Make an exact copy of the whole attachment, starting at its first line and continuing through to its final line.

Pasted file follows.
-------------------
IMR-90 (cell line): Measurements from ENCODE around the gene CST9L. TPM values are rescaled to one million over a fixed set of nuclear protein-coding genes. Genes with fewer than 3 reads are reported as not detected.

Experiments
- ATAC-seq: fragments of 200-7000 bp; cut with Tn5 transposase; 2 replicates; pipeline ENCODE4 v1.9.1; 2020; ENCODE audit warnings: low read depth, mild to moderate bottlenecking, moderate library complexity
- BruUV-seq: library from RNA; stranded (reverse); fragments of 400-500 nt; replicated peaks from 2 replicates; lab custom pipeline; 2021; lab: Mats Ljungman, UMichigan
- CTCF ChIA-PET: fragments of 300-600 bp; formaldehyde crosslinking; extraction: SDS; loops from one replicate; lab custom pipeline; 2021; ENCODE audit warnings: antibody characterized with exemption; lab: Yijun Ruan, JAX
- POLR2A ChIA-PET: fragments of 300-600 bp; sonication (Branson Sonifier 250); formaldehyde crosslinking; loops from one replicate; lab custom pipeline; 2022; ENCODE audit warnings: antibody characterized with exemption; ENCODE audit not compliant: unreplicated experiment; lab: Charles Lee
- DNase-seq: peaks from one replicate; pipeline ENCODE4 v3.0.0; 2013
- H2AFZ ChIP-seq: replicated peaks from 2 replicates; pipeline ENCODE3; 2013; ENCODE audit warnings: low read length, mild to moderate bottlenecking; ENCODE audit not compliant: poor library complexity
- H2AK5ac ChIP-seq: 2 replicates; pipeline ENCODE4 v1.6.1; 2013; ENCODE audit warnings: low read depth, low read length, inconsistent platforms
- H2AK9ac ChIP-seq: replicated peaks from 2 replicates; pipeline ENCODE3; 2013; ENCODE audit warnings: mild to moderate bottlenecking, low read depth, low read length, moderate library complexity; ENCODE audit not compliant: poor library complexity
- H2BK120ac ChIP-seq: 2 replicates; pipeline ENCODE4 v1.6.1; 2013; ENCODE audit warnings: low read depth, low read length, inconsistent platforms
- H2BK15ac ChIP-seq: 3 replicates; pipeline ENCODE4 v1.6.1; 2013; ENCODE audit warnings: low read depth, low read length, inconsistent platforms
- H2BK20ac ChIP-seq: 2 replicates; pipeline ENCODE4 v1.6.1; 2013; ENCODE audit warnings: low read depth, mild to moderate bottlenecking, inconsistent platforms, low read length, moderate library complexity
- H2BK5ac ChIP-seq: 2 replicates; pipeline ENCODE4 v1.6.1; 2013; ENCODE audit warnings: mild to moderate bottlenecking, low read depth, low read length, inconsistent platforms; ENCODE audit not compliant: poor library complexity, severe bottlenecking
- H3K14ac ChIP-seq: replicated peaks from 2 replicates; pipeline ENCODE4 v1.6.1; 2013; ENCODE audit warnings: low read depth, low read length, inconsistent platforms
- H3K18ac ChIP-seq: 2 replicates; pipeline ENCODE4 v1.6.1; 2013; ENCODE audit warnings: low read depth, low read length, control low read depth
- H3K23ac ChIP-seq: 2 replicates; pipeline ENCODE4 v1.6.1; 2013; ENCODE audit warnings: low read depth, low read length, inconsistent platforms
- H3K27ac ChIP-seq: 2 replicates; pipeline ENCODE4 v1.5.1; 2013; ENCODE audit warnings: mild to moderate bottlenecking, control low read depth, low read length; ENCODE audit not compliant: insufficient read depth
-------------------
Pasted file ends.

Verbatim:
IMR-90 (cell line): Measurements from ENCODE around the gene CST9L. TPM values are rescaled to one million over a fixed set of nuclear protein-coding genes. Genes with fewer than 3 reads are reported as not detected.

Experiments
- ATAC-seq: fragments of 200-7000 bp; cut with Tn5 transposase; 2 replicates; pipeline ENCODE4 v1.9.1; 2020; ENCODE audit warnings: low read depth, mild to moderate bottlenecking, moderate library complexity
- BruUV-seq: library from RNA; stranded (reverse); fragments of 400-500 nt; replicated peaks from 2 replicates; lab custom pipeline; 2021; lab: Mats Ljungman, UMichigan
- CTCF ChIA-PET: fragments of 300-600 bp; formaldehyde crosslinking; extraction: SDS; loops from one replicate; lab custom pipeline; 2021; ENCODE audit warnings: antibody characterized with exemption; lab: Yijun Ruan, JAX
- POLR2A ChIA-PET: fragments of 300-600 bp; sonication (Branson Sonifier 250); formaldehyde crosslinking; loops from one replicate; lab custom pipeline; 2022; ENCODE audit warnings: antibody characterized with exemption; ENCODE audit not compliant: unreplicated experiment; lab: Charles Lee
- DNase-seq: peaks from one replicate; pipeline ENCODE4 v3.0.0; 2013
- H2AFZ ChIP-seq: replicated peaks from 2 replicates; pipeline ENCODE3; 2013; ENCODE audit warnings: low read length, mild to moderate bottlenecking; ENCODE audit not compliant: poor library complexity
- H2AK5ac ChIP-seq: 2 replicates; pipeline ENCODE4 v1.6.1; 2013; ENCODE audit warnings: low read depth, low read length, inconsistent platforms
- H2AK9ac ChIP-seq: replicated peaks from 2 replicates; pipeline ENCODE3; 2013; ENCODE audit warnings: mild to moderate bottlenecking, low read depth, low read length, moderate library complexity; ENCODE audit not compliant: poor library complexity
- H2BK120ac ChIP-seq: 2 replicates; pipeline ENCODE4 v1.6.1; 2013; ENCODE audit warnings: low read depth, low read length, inconsistent platforms
- H2BK15ac ChIP-seq: 3 replicates; pipeline ENCODE4 v1.6.1; 2013; ENCODE audit warnings: low read depth, low read length, inconsistent platforms
- H2BK20ac ChIP-seq: 2 replicates; pipeline ENCODE4 v1.6.1; 2013; ENCODE audit warnings: low read depth, mild to moderate bottlenecking, inconsistent platforms, low read length, moderate library complexity
- H2BK5ac ChIP-seq: 2 replicates; pipeline ENCODE4 v1.6.1; 2013; ENCODE audit warnings: mild to moderate bottlenecking, low read depth, low read length, inconsistent platforms; ENCODE audit not compliant: poor library complexity, severe bottlenecking
- H3K14ac ChIP-seq: replicated peaks from 2 replicates; pipeline ENCODE4 v1.6.1; 2013; ENCODE audit warnings: low read depth, low read length, inconsistent platforms
- H3K18ac ChIP-seq: 2 replicates; pipeline ENCODE4 v1.6.1; 2013; ENCODE audit warnings: low read depth, low read length, control low read depth
- H3K23ac ChIP-seq: 2 replicates; pipeline ENCODE4 v1.6.1; 2013; ENCODE audit warnings: low read depth, low read length, inconsistent platforms
- H3K27ac ChIP-seq: 2 replicates; pipeline ENCODE4 v1.5.1; 2013; ENCODE audit warnings: mild to moderate bottlenecking, control low read depth, low read length; ENCODE audit not compliant: insufficient read depth